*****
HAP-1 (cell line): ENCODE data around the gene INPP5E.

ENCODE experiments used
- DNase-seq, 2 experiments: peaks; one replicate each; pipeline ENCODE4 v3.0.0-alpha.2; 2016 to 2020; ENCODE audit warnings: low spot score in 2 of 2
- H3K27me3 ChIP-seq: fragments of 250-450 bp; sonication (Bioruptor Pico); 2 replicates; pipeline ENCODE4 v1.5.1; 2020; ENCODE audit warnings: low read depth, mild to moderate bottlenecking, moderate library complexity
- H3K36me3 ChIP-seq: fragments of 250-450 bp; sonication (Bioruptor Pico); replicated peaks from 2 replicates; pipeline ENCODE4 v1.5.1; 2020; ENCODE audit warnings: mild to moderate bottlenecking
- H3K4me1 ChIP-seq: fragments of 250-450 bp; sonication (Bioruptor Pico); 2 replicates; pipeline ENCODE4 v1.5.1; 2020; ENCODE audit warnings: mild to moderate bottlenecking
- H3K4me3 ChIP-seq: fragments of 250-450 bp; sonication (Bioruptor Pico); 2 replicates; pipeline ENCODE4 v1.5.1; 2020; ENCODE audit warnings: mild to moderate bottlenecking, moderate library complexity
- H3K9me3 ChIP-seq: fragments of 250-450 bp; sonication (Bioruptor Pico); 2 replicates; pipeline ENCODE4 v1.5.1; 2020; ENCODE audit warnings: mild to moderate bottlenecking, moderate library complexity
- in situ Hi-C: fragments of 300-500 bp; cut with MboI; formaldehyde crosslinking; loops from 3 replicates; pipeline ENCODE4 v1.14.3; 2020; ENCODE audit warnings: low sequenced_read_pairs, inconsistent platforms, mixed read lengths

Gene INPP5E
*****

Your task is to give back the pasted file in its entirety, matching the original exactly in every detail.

HAP-1 (cell line): ENCODE data around the gene INPP5E.

ENCODE experiments used
- DNase-seq, 2 experiments: peaks; one replicate each; pipeline ENCODE4 v3.0.0-alpha.2; 2016 to 2020; ENCODE audit warnings: low spot score in 2 of 2
- H3K27me3 ChIP-seq: fragments of 250-450 bp; sonication (Bioruptor Pico); 2 replicates; pipeline ENCODE4 v1.5.1; 2020; ENCODE audit warnings: low read depth, mild to moderate bottlenecking, moderate library complexity
- H3K36me3 ChIP-seq: fragments of 250-450 bp; sonication (Bioruptor Pico); replicated peaks from 2 replicates; pipeline ENCODE4 v1.5.1; 2020; ENCODE audit warnings: mild to moderate bottlenecking
- H3K4me1 ChIP-seq: fragments of 250-450 bp; sonication (Bioruptor Pico); 2 replicates; pipeline ENCODE4 v1.5.1; 2020; ENCODE audit warnings: mild to moderate bottlenecking
- H3K4me3 ChIP-seq: fragments of 250-450 bp; sonication (Bioruptor Pico); 2 replicates; pipeline ENCODE4 v1.5.1; 2020; ENCODE audit warnings: mild to moderate bottlenecking, moderate library complexity
- H3K9me3 ChIP-seq: fragments of 250-450 bp; sonication (Bioruptor Pico); 2 replicates; pipeline ENCODE4 v1.5.1; 2020; ENCODE audit warnings: mild to moderate bottlenecking, moderate library complexity
- in situ Hi-C: fragments of 300-500 bp; cut with MboI; formaldehyde crosslinking; loops from 3 replicates; pipeline ENCODE4 v1.14.3; 2020; ENCODE audit warnings: low sequenced_read_pairs, inconsistent platforms, mixed read lengths

Gene INPP5E